Last weekend I spent the morning looking for wildlife along the Bow Valley Parkway in Banff National Park. I drove along, stopping several times for short hikes to get a view over the river valley or along a creek into the forest. None of the animals graced me with their presence but the land made it a good morning nonetheless. In Banff, the lakes are frozen but there was very little snow on the ground. Halfway towards Lake Louise, the snow was more prevalent and when I got to the lake, the trees were heavy with snow, the ground was well-covered and winter was firmly set. It has been a couple of years since I wandered along the lake shore in winter with camera in hand. I enjoyed the time, working to create some images while listening to the multilingual hum from the other visitors as they came and went. It was a good time to be up there to photograph. The snow was falling gently, the river that drains out of the northeastern end of the lake was yet to freeze over and the clouds were moving fast so the peaks were in and out of view. Lot’s of dynamic elements to weave together into a variety of images. This was my favourite from a relaxed morning doing what I love.
I found this ice rink in a park near Marda Loop. There were a few people playing hockey under the night lights. I stopped for a few minutes to play with the patterns of the trees and lights against the rink. I loved the setting and that everyone was out to enjoy this most traditional of Canadian pastimes.
I originally published one photograph of the patterns of steam created by workers de-icing planes in January 2014, the day after I took the picture when I arrived in Arizona. I processed the image quite minimally as I believe I was working off of an iPad and had limited time to work on the images. Last year, a more true to life, and to my eye more pleasing, version was recognized in the CBRE Urban Photographer of the Year competition. This version required some processing as RAW files are quite flat and high contrast images can require a bit of work to bring them out.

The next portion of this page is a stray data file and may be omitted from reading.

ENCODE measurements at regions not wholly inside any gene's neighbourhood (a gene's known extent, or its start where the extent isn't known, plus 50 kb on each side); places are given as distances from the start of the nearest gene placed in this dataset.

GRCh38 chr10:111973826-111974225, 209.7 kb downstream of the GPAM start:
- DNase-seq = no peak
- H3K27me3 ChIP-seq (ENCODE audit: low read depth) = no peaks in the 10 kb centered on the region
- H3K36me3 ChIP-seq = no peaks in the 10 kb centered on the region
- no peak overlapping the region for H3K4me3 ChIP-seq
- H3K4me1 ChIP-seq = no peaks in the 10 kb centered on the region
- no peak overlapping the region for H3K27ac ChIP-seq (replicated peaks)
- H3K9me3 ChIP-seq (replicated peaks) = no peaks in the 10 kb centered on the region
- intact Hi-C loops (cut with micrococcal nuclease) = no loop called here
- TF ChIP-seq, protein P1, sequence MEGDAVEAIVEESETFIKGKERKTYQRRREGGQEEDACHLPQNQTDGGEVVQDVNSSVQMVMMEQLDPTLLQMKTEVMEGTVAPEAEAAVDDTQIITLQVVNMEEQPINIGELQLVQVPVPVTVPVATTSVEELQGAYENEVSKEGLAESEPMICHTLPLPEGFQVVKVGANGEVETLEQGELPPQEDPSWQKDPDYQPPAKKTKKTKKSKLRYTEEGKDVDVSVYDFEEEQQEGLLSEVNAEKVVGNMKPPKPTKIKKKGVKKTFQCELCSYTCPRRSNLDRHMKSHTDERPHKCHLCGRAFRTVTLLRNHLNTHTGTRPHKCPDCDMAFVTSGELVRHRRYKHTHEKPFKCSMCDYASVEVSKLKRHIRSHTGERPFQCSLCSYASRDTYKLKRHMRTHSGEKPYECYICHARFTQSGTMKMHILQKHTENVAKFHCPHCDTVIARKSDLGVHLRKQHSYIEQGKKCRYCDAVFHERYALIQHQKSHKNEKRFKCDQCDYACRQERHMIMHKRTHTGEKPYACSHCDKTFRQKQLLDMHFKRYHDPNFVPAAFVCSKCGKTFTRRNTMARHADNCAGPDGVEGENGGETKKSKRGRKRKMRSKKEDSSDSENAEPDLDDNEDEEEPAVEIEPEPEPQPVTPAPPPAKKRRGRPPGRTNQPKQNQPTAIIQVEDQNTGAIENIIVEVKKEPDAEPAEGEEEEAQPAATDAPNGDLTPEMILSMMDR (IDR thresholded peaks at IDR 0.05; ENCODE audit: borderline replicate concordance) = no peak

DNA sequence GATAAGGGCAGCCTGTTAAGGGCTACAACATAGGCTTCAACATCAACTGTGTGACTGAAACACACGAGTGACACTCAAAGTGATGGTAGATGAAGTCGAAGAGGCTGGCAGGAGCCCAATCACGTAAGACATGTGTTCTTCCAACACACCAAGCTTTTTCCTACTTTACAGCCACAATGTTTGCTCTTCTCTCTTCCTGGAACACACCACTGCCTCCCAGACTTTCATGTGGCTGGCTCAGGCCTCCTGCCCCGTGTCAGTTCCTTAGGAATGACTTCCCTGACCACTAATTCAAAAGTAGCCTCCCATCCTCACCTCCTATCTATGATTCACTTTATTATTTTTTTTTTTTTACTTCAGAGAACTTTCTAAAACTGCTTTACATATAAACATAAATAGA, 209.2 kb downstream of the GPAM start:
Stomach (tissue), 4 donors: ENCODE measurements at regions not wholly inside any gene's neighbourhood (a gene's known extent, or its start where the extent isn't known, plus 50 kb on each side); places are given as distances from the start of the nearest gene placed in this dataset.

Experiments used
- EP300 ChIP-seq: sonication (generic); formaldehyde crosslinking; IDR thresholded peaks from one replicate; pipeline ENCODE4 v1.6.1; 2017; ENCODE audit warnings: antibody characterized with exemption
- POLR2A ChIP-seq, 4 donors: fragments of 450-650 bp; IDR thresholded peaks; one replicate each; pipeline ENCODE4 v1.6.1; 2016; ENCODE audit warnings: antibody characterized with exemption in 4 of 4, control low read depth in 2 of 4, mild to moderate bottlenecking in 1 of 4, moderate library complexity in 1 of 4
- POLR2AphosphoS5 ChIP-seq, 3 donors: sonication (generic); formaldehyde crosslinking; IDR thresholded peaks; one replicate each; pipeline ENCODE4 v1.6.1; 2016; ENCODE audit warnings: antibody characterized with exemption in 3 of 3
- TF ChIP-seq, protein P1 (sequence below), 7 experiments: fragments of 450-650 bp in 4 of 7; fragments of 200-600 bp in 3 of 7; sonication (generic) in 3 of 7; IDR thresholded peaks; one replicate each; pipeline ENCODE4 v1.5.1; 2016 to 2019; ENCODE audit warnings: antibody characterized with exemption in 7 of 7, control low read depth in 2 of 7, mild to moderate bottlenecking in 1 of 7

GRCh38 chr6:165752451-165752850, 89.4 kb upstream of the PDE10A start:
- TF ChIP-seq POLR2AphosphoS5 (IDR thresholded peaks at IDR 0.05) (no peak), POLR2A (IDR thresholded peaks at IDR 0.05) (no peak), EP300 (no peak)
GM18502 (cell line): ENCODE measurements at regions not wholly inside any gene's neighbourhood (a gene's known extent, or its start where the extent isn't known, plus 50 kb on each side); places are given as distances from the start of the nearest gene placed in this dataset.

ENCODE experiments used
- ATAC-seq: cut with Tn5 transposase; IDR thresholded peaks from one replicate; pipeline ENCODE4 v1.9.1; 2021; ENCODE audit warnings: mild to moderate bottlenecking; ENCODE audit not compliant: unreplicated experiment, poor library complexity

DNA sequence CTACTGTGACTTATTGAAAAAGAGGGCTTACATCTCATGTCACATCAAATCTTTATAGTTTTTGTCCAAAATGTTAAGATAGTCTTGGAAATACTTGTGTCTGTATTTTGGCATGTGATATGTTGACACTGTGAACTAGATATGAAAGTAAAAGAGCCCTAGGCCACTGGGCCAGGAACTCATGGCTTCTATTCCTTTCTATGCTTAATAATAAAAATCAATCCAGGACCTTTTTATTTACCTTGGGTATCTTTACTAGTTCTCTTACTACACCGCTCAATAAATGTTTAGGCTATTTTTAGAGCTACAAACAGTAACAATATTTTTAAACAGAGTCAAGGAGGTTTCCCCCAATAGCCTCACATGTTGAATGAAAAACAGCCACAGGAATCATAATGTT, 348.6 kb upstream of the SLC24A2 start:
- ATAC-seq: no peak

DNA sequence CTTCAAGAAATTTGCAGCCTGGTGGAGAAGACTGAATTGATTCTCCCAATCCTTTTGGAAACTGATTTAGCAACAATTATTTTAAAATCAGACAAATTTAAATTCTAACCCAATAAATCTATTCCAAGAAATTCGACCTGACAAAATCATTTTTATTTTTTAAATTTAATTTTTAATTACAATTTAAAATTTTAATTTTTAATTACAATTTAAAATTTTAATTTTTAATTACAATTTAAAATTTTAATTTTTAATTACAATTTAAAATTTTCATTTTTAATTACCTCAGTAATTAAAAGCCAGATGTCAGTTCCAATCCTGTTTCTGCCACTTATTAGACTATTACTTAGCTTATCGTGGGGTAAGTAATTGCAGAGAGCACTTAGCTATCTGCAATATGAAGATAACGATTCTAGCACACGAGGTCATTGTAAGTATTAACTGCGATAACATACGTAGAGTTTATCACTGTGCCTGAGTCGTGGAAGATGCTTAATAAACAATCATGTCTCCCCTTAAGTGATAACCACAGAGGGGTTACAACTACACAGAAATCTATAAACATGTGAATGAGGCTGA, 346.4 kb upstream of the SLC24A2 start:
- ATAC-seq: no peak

For a recent competition I entered, I submitted a series of different images from the same time. I liked the abstract quality of the steam created by the patterns and swirls, backlit by the just risen sun. I wanted to share those here – with the break in the freezing temperatures this morning, I thought it was a nice reminder of just how cold winter can be in Alberta!
I spent a morning photographing the sun rising over the prairies west of Calgary on the weekend. In the image above, the alpen glow to the west heralds the sun’s coming approach. When the sun came up, the pink quickly washed out of the sky and painted the eastern flanks of the Rocky Mountains and then these stands of trees that break up this field along Highway 8. I love watching these transitions as colors deepen, fade and change altogether.
Facing a low sun, shadows stretched out long across the snow. I played with those for a bit under the increasingly blue sky before heading home.
It was -26°C as I stood with my tripod watching the sun climb off the horizon to start the day. Hoar frost enveloped these branches creating a beautifully tangled, chaotic pattern. The sunlight streamed in, reflecting off of the ice and snow.
I went out for a mountain bike this morning along the Elbow River. The temperature was near -20°C and the snow-covered trails were a bit slippery – and it was a great ride. It was before the sun had come up and the land was emerging from the dark draped in soft, bluish light. The alpen glow in the clear sky to the west added a magical pink hue to the scene.